$30 billion in new tariffs–implications

Yesterday Mr. Trump announced by tweet that he intends to impose a 10% duty, effective next month, on all US imports from China that are not yet under tariff.  That’s about $300 billion worth, which would produce an extra $30 billion in tax revenue for the government, were imports to continue at the pre-tariff rates.

What’s different about the current move is that tariffs will be predominantly on final goods, that is, stuff that’s completely made and ready for sale, things like like toys and everyday clothing.  For the first time, tariffs won’t be disguised.  Up until now, they’ve been mostly on raw materials or parts, where the connection between the tax and price increases of the final product is obscured–the political fallout therefore milder.   The new round will be more visible.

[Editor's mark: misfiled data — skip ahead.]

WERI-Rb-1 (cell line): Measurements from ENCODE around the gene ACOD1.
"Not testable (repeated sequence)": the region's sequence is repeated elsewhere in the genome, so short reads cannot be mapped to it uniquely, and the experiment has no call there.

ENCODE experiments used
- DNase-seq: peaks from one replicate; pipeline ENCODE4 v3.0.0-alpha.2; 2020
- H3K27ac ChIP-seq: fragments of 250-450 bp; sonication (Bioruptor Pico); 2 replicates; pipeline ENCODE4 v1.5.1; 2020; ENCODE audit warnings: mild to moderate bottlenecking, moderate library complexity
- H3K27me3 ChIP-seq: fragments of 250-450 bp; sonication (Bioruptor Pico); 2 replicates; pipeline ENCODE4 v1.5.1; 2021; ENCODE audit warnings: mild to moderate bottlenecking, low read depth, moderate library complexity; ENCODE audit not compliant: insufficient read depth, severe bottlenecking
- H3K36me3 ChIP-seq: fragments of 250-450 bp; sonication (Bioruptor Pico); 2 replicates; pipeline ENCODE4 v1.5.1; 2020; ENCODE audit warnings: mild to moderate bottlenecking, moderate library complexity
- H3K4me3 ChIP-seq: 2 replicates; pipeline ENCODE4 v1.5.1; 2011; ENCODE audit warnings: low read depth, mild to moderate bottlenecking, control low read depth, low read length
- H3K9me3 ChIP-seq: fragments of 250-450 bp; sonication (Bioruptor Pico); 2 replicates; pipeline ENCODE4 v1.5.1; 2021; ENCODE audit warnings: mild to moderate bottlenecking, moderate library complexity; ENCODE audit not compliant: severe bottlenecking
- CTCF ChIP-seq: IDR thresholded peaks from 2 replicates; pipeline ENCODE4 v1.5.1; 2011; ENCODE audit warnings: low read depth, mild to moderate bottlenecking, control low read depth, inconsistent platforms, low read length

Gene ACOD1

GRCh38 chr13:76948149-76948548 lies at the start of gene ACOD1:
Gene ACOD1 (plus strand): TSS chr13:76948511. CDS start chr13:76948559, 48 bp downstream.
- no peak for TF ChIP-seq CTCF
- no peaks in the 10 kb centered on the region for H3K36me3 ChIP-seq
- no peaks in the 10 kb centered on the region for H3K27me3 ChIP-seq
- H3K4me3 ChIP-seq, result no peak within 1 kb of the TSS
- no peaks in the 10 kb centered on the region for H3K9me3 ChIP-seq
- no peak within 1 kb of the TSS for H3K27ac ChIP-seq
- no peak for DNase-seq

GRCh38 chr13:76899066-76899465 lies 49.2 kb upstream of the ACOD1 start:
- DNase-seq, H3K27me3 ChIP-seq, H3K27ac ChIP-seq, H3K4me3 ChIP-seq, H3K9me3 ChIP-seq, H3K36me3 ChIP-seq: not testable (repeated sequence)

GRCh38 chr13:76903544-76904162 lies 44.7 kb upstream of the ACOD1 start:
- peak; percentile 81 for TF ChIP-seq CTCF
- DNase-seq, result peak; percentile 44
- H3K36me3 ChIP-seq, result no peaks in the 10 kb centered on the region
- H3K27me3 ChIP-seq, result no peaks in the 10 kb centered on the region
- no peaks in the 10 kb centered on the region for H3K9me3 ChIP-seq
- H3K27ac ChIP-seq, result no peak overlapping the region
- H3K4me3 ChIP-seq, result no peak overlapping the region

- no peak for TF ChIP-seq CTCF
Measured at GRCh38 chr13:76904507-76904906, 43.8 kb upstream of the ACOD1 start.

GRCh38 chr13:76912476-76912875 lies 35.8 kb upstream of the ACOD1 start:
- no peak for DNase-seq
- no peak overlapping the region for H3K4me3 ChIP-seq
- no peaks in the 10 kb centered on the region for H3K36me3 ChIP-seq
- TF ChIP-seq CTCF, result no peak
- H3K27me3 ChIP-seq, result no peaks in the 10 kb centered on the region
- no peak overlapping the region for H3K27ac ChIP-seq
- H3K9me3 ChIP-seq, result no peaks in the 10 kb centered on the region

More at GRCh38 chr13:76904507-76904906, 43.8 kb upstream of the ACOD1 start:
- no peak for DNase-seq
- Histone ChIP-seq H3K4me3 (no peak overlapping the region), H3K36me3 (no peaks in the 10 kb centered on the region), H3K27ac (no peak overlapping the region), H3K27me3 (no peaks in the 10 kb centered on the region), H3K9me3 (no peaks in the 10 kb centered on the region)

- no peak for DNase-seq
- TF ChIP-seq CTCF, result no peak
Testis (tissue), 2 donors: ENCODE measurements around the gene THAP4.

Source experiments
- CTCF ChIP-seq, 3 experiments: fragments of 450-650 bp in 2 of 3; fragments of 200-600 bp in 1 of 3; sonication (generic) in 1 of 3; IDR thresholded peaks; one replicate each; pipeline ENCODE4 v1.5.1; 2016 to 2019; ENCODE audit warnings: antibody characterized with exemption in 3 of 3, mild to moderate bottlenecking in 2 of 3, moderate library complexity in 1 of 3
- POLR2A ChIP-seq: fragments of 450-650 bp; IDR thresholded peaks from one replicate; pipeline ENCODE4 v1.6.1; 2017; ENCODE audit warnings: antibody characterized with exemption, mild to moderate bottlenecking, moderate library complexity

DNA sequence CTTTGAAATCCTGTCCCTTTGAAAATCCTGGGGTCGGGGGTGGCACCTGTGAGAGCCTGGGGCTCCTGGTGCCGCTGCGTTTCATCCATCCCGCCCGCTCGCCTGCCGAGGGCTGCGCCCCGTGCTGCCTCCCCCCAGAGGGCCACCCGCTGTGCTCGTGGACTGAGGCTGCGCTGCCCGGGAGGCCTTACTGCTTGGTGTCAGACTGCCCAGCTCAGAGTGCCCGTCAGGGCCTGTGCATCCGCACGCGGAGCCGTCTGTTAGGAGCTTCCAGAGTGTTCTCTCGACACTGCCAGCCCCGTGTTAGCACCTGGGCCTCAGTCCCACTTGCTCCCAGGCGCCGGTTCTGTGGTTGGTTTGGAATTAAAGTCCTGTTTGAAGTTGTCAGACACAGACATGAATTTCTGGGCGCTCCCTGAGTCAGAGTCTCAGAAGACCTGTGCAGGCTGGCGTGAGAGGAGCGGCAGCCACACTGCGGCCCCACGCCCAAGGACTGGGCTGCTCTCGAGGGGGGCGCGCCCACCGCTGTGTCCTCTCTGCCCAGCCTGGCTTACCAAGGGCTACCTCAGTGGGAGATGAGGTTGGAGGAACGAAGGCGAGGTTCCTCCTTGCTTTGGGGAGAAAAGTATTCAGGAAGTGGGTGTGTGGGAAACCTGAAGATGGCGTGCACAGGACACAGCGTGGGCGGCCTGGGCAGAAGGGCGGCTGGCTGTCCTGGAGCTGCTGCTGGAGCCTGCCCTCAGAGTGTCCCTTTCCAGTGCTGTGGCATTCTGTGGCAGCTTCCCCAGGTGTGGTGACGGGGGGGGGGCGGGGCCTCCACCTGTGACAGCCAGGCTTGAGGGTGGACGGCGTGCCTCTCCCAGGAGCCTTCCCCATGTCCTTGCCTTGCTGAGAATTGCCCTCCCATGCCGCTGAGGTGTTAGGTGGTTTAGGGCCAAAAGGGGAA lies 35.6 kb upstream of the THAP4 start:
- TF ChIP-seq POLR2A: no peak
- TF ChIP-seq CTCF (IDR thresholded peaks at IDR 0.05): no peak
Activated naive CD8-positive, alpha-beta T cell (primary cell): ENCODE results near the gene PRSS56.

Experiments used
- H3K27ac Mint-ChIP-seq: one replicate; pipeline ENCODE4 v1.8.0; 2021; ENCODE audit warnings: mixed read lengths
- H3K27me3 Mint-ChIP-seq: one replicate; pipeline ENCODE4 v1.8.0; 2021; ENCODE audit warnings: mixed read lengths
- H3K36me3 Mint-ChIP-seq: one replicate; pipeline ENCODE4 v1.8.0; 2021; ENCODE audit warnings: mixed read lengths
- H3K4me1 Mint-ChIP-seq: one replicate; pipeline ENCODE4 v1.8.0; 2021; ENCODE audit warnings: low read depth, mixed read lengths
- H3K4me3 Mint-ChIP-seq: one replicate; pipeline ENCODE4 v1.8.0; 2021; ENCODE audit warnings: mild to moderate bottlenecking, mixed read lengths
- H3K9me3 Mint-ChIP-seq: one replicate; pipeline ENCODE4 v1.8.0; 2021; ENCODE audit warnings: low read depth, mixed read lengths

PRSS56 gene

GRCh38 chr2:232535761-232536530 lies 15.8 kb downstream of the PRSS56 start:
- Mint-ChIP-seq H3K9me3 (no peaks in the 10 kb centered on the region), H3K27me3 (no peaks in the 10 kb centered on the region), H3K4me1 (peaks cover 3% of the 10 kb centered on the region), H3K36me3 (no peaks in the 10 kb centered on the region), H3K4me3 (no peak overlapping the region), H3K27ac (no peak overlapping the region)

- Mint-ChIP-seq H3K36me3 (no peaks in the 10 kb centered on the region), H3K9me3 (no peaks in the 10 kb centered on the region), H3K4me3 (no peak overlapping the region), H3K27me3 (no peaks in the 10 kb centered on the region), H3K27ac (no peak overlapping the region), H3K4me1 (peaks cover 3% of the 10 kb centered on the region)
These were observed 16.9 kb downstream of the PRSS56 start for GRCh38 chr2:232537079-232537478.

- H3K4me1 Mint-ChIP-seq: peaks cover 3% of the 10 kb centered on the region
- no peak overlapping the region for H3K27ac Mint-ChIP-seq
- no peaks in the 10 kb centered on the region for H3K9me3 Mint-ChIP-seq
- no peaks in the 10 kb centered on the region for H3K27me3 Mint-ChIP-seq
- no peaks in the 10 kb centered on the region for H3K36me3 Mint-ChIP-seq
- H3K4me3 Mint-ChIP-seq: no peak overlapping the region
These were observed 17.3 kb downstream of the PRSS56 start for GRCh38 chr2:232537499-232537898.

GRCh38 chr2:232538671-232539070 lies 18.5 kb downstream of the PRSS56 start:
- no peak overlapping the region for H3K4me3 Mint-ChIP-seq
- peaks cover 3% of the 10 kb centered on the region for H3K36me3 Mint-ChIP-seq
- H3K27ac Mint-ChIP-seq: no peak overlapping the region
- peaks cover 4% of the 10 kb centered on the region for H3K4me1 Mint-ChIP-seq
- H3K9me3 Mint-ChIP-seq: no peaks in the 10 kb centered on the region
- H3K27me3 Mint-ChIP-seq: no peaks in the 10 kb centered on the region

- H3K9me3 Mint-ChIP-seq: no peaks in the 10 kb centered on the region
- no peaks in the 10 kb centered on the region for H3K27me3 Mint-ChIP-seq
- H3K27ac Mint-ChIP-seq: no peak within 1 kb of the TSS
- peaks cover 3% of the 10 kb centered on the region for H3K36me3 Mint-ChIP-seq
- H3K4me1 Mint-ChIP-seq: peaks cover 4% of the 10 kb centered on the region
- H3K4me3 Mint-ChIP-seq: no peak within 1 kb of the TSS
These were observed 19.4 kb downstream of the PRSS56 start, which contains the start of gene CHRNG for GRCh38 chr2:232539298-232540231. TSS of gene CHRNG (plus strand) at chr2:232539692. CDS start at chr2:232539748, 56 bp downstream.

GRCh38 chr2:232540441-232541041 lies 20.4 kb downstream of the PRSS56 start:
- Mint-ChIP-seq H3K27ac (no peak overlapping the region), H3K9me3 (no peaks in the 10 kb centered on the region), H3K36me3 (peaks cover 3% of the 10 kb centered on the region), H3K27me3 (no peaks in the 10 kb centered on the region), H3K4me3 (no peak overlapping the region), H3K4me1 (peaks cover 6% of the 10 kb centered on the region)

Standard microeconomics will apply:

–the cost of the new tax will be borne in part by US companies and in part by consumers, depending on how much market power each has

–over some period of time, companies and consumers will both look for lower-price substitutes for items being taxed.  Firms will, say, offer lower quality merchandise at the current price point; consumers will either buy fewer items or shift to cheaper merchandise